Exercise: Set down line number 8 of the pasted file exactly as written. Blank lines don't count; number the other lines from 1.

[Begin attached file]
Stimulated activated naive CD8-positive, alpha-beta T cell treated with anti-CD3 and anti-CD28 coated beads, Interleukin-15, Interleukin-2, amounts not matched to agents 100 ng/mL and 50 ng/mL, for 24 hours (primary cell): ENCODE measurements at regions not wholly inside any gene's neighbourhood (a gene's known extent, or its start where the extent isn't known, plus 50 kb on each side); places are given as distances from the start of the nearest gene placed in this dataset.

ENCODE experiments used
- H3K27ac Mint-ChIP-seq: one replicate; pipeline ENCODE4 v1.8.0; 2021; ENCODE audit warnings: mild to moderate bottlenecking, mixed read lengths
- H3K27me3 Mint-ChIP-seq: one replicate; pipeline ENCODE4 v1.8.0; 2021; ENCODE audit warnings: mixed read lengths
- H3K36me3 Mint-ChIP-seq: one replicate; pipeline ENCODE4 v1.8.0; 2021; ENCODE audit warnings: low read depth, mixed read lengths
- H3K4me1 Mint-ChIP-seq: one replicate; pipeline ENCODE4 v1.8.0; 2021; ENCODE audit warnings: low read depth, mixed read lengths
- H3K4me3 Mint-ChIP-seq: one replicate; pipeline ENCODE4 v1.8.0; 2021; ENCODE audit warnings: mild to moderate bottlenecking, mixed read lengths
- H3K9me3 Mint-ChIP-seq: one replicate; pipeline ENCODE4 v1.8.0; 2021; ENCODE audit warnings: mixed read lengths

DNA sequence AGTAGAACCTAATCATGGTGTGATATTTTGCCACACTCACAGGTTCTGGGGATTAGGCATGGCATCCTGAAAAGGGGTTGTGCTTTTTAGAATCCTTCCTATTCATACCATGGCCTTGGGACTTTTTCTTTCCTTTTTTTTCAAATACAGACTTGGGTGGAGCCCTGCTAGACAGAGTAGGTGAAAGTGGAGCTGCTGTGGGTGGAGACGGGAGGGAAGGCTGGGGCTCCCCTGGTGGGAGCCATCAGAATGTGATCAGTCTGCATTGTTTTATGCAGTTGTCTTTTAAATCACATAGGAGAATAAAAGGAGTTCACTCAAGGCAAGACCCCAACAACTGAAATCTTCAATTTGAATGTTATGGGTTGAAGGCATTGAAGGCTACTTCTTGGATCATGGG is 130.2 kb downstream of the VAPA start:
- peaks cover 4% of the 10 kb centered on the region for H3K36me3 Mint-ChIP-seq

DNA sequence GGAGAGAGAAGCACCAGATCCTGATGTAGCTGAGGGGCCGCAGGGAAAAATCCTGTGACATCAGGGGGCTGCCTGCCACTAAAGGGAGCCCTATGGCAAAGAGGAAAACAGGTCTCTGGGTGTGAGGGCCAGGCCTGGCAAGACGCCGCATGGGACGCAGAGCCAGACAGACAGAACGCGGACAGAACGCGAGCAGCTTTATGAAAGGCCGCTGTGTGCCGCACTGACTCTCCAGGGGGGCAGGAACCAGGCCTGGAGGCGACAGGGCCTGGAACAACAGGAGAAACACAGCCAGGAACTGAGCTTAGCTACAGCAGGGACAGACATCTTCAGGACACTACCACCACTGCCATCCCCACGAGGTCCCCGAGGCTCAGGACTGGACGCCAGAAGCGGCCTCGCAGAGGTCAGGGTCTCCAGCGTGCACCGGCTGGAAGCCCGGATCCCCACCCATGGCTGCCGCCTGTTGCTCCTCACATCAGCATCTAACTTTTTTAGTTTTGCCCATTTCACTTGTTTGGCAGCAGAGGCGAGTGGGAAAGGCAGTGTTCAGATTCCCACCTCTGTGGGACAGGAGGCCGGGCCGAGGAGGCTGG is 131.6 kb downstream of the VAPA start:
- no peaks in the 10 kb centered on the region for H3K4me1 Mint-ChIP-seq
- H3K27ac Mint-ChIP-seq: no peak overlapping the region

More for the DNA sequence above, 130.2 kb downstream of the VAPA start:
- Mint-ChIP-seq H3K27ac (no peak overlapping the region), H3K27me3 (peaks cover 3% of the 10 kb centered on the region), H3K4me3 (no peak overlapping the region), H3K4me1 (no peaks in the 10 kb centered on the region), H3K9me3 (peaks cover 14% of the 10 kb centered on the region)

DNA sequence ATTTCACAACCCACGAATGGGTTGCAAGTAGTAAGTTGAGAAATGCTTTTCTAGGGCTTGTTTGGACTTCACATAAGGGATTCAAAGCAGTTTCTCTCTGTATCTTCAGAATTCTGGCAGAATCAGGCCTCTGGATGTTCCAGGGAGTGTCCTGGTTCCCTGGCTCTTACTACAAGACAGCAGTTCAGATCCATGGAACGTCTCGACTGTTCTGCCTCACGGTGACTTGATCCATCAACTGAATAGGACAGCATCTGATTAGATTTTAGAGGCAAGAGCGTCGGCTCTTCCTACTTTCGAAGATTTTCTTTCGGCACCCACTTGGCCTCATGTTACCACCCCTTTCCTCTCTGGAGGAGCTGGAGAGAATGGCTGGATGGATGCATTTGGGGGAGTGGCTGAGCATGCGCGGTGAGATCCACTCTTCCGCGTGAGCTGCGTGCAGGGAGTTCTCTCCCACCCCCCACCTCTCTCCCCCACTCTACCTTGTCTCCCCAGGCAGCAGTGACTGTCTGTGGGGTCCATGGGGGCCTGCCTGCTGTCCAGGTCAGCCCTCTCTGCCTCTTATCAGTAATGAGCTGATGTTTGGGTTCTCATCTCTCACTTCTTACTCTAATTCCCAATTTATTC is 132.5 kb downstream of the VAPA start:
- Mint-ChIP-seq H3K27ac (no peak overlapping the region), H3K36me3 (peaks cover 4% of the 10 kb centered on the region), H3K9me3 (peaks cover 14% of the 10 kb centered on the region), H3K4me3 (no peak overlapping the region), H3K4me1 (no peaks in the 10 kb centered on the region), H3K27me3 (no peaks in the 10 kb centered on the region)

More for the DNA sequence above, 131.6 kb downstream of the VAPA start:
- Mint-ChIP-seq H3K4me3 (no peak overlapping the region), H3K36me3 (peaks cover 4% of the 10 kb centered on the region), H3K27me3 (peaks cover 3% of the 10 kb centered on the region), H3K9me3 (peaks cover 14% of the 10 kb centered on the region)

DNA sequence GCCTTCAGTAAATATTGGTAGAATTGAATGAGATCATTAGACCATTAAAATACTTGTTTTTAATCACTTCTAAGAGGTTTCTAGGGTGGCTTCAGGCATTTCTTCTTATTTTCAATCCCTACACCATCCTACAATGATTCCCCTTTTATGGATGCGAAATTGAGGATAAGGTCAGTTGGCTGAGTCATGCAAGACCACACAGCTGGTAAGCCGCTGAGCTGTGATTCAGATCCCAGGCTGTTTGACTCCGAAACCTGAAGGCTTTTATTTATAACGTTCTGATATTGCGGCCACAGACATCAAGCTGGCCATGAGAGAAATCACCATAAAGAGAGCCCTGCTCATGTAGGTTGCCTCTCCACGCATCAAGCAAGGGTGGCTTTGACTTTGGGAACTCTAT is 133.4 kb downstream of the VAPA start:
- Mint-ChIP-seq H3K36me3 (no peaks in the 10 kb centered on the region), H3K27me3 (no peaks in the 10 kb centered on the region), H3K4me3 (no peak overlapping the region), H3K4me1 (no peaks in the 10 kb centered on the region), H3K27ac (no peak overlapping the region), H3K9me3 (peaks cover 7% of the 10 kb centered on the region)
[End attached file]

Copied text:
- H3K9me3 Mint-ChIP-seq: one replicate; pipeline ENCODE4 v1.8.0; 2021; ENCODE audit warnings: mixed read lengths